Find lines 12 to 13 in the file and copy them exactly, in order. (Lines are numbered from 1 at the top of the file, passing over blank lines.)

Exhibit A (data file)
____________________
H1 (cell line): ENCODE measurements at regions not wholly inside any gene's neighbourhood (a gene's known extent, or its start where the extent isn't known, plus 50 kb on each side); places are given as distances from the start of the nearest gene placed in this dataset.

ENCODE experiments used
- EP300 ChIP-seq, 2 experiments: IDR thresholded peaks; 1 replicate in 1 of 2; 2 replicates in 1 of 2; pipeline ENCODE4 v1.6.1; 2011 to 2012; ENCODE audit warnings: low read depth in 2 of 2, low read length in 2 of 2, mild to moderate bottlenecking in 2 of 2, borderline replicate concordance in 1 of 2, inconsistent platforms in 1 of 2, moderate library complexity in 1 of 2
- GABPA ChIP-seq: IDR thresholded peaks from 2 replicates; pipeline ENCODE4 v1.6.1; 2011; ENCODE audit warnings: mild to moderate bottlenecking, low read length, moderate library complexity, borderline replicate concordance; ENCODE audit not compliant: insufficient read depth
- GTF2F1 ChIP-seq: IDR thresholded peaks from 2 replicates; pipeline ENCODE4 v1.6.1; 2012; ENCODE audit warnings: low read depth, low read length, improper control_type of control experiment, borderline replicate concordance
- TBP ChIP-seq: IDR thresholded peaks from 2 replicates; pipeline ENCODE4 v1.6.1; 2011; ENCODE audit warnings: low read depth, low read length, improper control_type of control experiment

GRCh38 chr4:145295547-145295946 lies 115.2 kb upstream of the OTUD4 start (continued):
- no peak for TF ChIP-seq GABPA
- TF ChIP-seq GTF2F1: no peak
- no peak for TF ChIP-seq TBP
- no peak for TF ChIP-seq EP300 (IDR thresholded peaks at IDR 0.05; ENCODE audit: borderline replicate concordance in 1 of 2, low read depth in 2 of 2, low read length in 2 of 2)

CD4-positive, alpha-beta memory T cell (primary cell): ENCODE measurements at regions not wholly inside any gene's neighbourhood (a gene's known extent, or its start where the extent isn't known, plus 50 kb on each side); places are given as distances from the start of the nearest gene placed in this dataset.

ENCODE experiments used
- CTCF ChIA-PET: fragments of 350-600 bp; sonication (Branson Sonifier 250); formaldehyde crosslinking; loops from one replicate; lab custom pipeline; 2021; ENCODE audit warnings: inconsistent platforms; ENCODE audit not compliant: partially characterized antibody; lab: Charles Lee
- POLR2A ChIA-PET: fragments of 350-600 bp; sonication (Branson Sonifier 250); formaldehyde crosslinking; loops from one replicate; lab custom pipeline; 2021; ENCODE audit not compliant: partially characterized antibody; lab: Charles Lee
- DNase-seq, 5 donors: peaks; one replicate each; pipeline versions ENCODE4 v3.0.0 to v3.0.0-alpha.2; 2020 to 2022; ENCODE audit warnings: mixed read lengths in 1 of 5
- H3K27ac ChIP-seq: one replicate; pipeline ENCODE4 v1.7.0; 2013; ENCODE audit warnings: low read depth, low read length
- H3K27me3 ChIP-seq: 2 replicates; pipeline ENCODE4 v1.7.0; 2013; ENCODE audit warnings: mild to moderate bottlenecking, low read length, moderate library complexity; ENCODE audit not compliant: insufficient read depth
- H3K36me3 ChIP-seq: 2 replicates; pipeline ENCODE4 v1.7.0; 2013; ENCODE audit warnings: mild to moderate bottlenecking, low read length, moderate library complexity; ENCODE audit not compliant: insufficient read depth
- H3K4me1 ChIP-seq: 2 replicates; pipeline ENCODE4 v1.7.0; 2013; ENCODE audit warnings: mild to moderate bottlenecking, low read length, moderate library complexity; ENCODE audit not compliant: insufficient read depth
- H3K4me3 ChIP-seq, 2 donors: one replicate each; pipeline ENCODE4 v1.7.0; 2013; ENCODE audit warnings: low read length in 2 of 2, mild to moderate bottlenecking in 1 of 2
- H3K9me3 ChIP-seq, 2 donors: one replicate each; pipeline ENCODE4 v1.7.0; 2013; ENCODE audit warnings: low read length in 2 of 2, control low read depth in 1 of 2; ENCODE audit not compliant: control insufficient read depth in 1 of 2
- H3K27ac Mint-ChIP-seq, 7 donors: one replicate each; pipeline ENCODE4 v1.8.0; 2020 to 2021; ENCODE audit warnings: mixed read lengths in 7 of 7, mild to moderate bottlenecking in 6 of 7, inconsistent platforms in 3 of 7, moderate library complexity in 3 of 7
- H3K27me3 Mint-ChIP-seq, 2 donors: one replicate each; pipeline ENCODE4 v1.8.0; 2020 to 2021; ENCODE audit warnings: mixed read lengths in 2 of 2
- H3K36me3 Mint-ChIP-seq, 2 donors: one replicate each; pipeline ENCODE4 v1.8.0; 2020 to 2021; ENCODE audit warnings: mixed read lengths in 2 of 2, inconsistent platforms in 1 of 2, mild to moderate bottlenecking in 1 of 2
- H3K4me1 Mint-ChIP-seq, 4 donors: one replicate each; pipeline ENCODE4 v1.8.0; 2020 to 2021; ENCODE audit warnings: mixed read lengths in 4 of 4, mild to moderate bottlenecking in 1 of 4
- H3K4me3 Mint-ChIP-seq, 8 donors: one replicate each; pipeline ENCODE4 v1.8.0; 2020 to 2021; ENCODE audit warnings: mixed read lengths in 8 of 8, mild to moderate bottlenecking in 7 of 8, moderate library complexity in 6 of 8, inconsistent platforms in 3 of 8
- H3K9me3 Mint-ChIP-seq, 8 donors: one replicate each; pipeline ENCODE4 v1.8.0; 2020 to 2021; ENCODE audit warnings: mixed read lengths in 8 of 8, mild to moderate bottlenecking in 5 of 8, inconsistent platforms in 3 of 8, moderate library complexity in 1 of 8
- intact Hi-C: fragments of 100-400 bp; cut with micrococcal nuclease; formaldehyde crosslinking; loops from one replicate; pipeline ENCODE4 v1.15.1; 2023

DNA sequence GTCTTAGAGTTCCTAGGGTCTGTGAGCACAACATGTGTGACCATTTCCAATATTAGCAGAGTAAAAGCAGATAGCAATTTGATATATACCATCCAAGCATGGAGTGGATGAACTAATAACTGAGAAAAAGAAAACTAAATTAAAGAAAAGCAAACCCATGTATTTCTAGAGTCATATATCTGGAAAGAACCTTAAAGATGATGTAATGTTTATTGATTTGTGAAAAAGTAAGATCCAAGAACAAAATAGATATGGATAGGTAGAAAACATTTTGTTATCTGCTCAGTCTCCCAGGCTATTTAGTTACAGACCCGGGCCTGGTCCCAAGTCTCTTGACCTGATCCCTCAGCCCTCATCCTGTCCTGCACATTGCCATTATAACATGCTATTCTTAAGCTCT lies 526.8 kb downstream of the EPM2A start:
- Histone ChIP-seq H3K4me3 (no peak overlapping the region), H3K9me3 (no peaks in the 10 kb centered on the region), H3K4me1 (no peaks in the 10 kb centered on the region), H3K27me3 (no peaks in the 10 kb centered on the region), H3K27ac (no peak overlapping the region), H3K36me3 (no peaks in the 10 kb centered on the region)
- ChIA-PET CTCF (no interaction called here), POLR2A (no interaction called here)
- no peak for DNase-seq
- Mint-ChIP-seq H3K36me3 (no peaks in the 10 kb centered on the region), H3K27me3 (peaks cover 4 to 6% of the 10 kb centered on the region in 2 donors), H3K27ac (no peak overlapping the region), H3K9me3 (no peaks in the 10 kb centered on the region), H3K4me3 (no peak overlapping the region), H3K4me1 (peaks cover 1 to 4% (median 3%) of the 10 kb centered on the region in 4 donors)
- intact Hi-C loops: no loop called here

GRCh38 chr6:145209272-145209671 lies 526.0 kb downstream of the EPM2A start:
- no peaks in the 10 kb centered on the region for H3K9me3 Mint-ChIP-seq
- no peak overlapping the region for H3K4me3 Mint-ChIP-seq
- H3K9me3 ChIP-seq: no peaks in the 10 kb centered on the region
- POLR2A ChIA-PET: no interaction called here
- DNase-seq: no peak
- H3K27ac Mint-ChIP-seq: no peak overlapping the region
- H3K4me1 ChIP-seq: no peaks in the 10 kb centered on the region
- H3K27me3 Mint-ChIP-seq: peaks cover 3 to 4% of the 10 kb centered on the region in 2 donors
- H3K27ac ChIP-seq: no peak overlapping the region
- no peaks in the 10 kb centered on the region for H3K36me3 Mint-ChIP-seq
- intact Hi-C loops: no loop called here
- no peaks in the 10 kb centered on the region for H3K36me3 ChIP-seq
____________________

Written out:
CD4-positive, alpha-beta memory T cell (primary cell): ENCODE measurements at regions not wholly inside any gene's neighbourhood (a gene's known extent, or its start where the extent isn't known, plus 50 kb on each side); places are given as distances from the start of the nearest gene placed in this dataset.

ENCODE experiments used